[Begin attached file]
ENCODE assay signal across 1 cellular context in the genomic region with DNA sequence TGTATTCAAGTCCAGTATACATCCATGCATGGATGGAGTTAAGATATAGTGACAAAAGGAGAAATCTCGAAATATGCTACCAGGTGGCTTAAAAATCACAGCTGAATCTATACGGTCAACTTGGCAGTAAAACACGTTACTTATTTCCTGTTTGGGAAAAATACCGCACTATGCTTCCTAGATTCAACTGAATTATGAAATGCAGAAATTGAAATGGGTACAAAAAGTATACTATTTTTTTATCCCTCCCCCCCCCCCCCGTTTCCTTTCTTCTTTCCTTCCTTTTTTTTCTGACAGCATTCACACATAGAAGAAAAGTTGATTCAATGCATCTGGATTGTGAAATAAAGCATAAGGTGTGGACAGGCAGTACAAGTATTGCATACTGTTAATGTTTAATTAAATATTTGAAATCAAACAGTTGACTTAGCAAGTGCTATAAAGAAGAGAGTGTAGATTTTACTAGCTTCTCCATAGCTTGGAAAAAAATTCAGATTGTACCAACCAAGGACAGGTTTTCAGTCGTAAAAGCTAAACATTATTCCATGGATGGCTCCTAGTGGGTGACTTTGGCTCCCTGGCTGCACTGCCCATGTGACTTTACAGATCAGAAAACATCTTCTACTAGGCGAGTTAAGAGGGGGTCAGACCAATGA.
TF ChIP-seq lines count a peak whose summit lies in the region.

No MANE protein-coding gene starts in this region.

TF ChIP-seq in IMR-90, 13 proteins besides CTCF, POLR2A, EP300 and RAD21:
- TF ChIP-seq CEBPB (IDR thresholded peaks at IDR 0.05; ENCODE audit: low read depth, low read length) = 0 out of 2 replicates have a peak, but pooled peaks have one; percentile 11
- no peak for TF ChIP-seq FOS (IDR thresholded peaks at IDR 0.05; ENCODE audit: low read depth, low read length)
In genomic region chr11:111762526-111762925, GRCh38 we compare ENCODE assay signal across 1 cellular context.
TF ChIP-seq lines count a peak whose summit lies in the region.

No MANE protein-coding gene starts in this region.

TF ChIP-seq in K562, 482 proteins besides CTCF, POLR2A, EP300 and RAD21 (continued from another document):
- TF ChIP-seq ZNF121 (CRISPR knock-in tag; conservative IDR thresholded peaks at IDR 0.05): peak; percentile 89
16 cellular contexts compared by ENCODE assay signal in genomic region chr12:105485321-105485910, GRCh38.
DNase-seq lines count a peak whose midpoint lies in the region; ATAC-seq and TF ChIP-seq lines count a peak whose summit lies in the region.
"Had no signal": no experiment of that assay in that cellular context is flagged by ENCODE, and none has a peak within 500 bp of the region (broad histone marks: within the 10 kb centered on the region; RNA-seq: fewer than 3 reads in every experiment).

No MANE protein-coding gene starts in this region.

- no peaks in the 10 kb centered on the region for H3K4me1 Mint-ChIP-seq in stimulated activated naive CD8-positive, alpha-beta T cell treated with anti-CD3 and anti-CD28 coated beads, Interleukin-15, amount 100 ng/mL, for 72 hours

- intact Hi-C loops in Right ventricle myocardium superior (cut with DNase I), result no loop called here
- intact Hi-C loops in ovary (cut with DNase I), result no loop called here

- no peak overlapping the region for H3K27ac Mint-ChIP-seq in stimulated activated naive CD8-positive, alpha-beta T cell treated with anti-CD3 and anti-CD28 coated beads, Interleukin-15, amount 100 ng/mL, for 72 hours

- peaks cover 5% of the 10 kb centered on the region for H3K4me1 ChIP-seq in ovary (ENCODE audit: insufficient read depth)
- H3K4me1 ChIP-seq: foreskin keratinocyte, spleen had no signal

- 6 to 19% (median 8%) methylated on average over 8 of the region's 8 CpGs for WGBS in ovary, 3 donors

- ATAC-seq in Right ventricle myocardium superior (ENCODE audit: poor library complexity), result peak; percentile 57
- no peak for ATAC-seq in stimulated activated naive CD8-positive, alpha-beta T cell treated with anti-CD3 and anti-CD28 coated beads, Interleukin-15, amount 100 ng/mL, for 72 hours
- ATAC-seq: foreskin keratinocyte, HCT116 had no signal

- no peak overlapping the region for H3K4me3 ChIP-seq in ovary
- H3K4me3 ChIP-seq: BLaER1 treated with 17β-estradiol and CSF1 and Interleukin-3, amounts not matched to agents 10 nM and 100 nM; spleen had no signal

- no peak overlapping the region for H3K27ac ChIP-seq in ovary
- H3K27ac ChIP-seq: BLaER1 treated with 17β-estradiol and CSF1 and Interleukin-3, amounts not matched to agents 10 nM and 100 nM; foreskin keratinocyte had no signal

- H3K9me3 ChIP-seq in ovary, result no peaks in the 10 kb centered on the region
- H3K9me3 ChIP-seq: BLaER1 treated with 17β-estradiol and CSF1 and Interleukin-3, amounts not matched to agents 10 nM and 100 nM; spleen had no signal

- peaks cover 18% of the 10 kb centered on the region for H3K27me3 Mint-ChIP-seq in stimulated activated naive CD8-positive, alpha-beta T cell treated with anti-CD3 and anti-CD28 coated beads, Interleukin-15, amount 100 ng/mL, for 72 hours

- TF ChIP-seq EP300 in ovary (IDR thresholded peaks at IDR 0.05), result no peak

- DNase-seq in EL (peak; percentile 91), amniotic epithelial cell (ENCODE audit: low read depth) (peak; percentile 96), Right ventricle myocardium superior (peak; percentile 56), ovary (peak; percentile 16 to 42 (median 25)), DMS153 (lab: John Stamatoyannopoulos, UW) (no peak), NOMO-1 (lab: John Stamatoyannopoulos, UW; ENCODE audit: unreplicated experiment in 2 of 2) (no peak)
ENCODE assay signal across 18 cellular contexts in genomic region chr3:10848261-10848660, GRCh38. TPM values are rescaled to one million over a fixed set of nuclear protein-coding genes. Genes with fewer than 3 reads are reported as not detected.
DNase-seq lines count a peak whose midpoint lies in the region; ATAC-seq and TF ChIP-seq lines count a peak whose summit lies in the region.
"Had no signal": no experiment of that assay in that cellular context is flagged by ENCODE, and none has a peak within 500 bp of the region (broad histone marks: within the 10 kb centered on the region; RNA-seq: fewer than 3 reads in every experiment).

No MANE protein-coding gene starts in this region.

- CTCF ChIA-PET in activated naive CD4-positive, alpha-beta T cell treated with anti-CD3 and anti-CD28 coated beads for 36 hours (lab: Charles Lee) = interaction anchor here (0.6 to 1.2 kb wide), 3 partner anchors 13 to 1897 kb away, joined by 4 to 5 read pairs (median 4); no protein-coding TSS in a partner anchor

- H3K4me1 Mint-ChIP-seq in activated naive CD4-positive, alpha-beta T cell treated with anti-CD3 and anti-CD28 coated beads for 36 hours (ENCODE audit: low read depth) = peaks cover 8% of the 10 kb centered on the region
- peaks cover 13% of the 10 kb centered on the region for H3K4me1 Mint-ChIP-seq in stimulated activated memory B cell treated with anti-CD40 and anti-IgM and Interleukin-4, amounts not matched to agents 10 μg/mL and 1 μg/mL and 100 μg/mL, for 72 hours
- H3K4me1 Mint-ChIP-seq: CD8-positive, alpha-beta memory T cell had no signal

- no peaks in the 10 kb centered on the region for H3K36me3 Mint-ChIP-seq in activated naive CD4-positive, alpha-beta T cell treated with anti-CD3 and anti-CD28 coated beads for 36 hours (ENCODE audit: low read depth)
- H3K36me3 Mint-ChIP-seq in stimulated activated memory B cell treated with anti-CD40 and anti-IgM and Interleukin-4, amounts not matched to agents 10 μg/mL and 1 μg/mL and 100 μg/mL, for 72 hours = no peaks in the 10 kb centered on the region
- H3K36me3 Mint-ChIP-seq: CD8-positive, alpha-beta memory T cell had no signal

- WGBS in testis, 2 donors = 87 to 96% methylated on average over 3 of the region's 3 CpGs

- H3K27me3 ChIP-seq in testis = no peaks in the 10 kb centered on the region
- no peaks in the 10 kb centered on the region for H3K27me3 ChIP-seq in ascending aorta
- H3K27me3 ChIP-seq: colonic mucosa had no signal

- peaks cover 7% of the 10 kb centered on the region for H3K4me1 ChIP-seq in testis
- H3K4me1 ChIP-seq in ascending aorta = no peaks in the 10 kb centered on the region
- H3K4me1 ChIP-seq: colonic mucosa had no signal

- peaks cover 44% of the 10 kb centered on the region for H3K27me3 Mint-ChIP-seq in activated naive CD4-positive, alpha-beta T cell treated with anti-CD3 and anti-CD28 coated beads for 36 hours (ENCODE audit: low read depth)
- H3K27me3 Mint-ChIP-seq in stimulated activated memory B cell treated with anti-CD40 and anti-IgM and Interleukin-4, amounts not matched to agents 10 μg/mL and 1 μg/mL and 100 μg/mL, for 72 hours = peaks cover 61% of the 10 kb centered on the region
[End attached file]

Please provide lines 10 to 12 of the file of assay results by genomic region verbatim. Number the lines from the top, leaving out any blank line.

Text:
TF ChIP-seq in K562, 482 proteins besides CTCF, POLR2A, EP300 and RAD21 (continued from another document):
- TF ChIP-seq ZNF121 (CRISPR knock-in tag; conservative IDR thresholded peaks at IDR 0.05): peak; percentile 89
16 cellular contexts compared by ENCODE assay signal in genomic region chr12:105485321-105485910, GRCh38.